Hishammuddin says offer to find Jho Low still stands

Sembrong MP Datuk Seri Hishammuddin Hussein speaks during a press conference at Parliament in Kuala Lumpur March 12, 2019. ― Picture by Firdaus Latif
Sembrong MP Datuk Seri Hishammuddin Hussein speaks during a press conference at Parliament in Kuala Lumpur March 12, 2019. ― Picture by Firdaus Latif

KUALA LUMPUR, March 12 — Former Defence Minister Datuk Seri Hishamuddin Hussein today said that he is still trying to track down fugitive billionaire Low Taek Jho,  to aid in the government’s investigations into 1Malaysia Development Berhad (1MDB).

The Sembrong MP admitted though that it has not been an easy task.

“I want to find the truth with regards to 1MDB. I have been consistent on that and if Jho Low is critical, I will do my part but it’s not something that can be done by just one man.

“It’s not easy as it involves third parties, it involves governments,” he said when met by reporters in Parliament.

“My contacts are wide and I will deal with the IGP,” Hishammuddin said, referring to the Inspector-General of Police Tan Sri Mohamad Fuzi Harun.

Hishammuddin renewed his pledge to do all he can to find Low, popularly known as Jho Low, despite coming under close scrutiny recently over some dubious land deals.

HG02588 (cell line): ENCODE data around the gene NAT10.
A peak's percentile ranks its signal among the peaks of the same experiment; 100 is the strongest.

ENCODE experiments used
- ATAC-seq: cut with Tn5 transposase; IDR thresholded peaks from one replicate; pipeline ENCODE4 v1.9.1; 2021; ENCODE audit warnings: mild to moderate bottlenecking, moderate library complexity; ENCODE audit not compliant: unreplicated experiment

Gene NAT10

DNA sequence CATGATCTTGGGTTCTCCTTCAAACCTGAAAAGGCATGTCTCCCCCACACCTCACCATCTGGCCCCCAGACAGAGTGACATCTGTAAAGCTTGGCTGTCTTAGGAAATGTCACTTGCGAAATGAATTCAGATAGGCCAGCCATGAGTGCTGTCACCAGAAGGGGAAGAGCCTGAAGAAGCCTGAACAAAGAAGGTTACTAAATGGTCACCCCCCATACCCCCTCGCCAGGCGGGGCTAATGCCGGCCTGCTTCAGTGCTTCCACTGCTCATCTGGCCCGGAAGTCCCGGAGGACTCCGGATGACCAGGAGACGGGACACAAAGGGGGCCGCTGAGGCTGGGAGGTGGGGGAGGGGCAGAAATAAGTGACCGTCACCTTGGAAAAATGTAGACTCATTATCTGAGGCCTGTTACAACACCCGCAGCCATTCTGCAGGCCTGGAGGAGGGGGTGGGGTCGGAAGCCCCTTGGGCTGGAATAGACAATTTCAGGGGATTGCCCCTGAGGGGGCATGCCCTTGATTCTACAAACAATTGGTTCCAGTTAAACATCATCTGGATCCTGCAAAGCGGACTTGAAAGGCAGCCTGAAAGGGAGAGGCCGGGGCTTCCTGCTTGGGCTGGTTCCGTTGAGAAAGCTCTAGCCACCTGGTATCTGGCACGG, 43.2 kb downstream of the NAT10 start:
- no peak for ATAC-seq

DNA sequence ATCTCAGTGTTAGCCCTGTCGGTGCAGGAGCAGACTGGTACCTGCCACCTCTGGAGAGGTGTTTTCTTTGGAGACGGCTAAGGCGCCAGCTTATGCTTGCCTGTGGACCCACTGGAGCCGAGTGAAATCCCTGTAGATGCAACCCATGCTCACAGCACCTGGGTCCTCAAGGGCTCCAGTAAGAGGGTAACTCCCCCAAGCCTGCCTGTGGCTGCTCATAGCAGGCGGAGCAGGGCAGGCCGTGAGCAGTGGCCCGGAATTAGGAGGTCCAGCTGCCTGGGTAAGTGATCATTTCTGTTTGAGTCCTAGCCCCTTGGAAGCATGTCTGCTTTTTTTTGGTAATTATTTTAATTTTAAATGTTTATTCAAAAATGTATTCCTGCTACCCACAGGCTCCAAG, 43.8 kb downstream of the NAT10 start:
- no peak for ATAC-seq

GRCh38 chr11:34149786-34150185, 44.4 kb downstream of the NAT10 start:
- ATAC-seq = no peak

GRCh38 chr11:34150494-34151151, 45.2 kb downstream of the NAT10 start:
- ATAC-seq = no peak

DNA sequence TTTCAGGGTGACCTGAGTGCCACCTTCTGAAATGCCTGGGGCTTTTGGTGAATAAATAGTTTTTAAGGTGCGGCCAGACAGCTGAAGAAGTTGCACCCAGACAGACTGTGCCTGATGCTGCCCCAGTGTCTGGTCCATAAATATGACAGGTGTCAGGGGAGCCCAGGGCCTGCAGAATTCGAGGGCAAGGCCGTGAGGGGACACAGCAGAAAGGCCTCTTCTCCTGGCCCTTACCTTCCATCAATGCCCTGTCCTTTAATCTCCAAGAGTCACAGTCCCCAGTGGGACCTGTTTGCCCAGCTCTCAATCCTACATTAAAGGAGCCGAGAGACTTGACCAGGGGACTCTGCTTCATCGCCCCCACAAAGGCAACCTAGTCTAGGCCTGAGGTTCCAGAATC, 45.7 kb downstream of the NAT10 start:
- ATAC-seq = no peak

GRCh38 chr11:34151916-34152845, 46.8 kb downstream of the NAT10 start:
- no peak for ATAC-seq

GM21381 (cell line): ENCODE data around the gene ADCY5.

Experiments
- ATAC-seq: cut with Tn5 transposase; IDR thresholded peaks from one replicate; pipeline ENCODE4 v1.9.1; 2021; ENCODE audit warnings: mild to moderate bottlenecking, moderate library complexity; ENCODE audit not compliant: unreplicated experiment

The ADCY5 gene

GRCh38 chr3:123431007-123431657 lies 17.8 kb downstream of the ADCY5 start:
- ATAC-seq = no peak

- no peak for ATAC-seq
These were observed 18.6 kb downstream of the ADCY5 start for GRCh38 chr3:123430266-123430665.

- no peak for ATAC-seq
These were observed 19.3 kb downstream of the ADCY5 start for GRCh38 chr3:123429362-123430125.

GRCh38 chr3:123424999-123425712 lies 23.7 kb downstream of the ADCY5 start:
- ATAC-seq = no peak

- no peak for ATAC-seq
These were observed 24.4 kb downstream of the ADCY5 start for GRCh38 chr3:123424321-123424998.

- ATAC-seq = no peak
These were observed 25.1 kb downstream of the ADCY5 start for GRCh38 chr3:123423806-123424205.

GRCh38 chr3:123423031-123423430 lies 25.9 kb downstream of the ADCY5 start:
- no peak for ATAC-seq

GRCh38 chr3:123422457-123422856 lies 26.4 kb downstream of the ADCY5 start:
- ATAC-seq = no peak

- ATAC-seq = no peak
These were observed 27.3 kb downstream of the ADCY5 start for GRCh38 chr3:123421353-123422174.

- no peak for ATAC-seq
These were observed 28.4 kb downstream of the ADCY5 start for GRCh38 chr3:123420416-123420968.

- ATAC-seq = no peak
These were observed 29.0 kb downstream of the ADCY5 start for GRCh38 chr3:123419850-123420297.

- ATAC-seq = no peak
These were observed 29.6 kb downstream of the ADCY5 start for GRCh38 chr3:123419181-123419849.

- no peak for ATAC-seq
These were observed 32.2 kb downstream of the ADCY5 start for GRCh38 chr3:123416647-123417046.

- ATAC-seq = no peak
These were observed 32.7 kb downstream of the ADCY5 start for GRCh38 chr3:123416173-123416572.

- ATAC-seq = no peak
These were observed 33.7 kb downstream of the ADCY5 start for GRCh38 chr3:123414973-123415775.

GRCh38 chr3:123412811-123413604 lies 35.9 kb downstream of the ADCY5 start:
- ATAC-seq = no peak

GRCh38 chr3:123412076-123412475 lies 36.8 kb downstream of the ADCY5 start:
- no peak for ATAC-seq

Defence Minister Mohamad Sabu last month said that the ministry incurred a startling loss of RM500 million from several land swap deals valued at RM4.75 billion.

In a statement, he said his ministry received the report from the Governance, Procurement and Finance Investigating Committee headed by former Auditor-General Tan Sri Ambrin Buang on the land swap deals.

“The committee investigated 16 deals involving 2,932 acres of land belonging to the ministry. In addition to the land value, the cost of the projects is estimated to be RM4.88 billion,” Mohamad Sabu said.

He said the ministry was informed that a majority of the land swap projects were implemented without detailed planning and the selection of the developer companies not done with due comprehensive diligence.

In early April last year, former minister Tan Sri Rafidah Aziz publicly alleged that land belonging to the Armed Forces had been swapped by a company supposedly under the control of three key individuals.

Shortly thereafter the ministry, led then by Hishammuddin, responded with a statement, denying this was the case and saying various measures were used for the development projects, which include privatisation through land-swapping deals.